Physiology for MRCEM Primary

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Renal physiology

Plasma osmolality

[box type=”download”]  Overview of regulatory mechanism (hypothalamus, ADH, thirst, feedback loop)  Effects of ADH upon vascular tone systemically and renally  Sites of metabolism of ADH and appreciation of its rapid removal via feedback [/box]

The control of osmolality takes precedence over the control of body fluid volume.
Plasma osmolality is increased in water deficiency and decreased by the ingestion of water.
Osmoreceptors in the anterior hypothalamus regulate antidiuretic hormone (ADH), also known as vasopressin.
A rise in osmolality increases ADH release and stimulates thirst and water reabsorption.
ADH is synthesized in the hypothalamus and transported to the posterior pituitary (neurohypophysis) within nerve fibres (hypothalamohypophyseal tract), where it is stored in secretory granules.
Action potentials from osmoreceptors cause these to release ADH.
ADH binds to V2 receptors on renal principal cells and increases cyclic adenosine monophosphate (cAMP), causing the incorporation of water channels (aquaporins) into the apical membrane.
ADH also causes vasoconstriction (including renal) via V1 receptors.
The relationship between plasma osmolality and ADH release is steep, as is the relationship between plasma ADH and urine osmolality.
Normal urine production is ∼60 mL/h (urine osmolality, ∼300–800 mosmol/kg H2O).
Maximum ADH reduces the urine volume to a minimum of ∼400 mL per day (maximum urine osmolality, ∼1400 mosmol/kg H2O; this cannot be greater than that in the deep medulla).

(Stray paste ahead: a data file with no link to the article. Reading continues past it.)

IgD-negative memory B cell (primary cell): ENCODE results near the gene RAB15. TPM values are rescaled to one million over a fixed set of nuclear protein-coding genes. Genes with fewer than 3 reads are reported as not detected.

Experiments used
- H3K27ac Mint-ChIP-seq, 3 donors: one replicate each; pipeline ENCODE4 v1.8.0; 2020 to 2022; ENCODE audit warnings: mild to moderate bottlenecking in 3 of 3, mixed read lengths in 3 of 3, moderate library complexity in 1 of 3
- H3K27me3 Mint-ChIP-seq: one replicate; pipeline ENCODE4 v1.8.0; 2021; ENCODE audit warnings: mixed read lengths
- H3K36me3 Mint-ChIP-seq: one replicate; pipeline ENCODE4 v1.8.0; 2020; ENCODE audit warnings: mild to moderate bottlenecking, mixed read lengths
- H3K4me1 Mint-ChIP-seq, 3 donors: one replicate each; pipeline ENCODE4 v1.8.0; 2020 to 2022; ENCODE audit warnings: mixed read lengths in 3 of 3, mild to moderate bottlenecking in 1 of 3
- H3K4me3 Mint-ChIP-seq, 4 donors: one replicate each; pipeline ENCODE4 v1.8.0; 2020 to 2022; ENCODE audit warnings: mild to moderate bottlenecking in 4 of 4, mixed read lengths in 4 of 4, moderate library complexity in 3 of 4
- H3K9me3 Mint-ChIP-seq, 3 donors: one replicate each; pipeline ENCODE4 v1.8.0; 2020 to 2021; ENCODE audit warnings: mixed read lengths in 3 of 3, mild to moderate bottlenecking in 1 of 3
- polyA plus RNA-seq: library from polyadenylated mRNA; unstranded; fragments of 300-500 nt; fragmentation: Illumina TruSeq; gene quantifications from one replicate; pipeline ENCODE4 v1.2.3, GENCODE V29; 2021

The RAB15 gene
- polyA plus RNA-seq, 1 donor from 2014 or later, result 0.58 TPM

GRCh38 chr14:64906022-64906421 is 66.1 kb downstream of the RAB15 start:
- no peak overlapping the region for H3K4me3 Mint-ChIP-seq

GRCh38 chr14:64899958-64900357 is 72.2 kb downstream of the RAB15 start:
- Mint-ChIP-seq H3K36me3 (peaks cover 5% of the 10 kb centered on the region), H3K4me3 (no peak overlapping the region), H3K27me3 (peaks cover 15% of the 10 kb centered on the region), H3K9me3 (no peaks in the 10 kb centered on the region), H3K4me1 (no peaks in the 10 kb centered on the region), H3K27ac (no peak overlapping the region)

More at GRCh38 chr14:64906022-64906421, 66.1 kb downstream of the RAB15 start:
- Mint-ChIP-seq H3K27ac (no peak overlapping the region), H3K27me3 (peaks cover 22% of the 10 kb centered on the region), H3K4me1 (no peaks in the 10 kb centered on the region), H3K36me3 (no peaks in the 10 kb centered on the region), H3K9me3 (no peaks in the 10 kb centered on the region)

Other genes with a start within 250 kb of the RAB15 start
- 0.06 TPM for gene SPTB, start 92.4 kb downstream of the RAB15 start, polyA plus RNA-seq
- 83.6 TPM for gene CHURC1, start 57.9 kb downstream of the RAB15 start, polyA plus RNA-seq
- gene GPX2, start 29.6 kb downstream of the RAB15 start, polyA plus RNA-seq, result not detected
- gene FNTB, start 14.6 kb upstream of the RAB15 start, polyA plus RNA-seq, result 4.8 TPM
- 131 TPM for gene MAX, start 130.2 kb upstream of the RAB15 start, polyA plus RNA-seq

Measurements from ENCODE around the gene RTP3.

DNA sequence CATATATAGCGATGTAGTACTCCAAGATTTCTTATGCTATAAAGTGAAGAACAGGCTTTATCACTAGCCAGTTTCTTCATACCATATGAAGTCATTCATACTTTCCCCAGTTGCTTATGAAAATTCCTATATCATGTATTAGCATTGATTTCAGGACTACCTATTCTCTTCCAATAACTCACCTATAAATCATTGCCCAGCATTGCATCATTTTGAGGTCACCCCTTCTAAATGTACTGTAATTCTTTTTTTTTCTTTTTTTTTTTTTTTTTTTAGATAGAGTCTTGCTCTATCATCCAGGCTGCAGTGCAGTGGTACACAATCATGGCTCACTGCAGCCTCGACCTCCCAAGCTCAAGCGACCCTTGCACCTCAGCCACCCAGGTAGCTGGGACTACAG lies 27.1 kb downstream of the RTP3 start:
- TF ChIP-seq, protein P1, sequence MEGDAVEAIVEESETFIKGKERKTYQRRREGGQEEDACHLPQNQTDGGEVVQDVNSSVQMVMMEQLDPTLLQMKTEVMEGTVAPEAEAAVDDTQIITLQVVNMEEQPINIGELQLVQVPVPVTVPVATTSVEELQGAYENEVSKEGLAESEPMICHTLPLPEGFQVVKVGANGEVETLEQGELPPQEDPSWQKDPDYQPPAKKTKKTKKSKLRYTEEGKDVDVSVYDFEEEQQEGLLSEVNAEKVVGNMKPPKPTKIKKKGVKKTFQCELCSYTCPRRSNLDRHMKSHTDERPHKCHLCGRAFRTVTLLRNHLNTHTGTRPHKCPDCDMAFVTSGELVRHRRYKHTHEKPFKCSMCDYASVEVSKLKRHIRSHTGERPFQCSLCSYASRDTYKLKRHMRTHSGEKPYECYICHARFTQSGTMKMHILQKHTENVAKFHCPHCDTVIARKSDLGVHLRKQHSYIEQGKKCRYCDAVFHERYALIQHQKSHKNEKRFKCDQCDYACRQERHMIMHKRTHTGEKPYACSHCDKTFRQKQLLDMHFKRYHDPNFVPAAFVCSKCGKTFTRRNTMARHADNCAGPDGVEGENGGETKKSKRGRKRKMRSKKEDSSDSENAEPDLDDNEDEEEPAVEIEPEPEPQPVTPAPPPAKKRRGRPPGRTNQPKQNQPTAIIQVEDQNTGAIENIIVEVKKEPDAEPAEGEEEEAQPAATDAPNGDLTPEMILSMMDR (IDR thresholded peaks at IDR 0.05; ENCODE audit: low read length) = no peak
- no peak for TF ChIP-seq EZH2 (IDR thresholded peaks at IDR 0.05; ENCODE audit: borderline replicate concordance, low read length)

In the absence of ADH, urine volume can reach ∼25 L per day / urine osmolality of ∼60 mosmol/kg H2O.
ADH is rapidly removed ( ∼50% in ∼10 min) via metabolism in the liver and kidneys.
Diabetes insipidus is the production of copious amounts of hypotonic (dilute) urine due to defective ADH-dependent water reabsorption.
This may be due to a congenital defect in ADH production (central diabetes insipidus, CDI), or to a failure to respond to ADH (nephrogenic diabetes insipidus, NDI) due to defective ADH receptors or aquaporins.

Control of body fluid volume

Plasma osmolality is strongly regulated by the osmoreceptors and ADH.
The control of body Na+ content by the kidney is the main regulator of body fluid volume.
Atrial and other low pressure (cardiopulmonary) stretch receptors detect a fall in central venous pressure (CVP), which reflects the blood volume and activates the baroreceptor reflex.
Increased sympathetic discharge causes peripheral vasoconstriction (increasing total peripheral resistance; TPR), including vasoconstriction of the renal afferent arterioles, stimulation of ADH release and water reabsorption, and release of renin from granular cells in the juxtaglomerular apparatus.
Decreased pressure in the renal afferent arterioles also stimulates renin release, as does reduced NaCl delivery to the macula densa in the juxtaglomerular apparatus and a reduced glomerular filtration rate (GFR).
In extremes, large falls in blood volume or pressure will promote ADH release and water retention at the expense of a decreased plasma osmolality.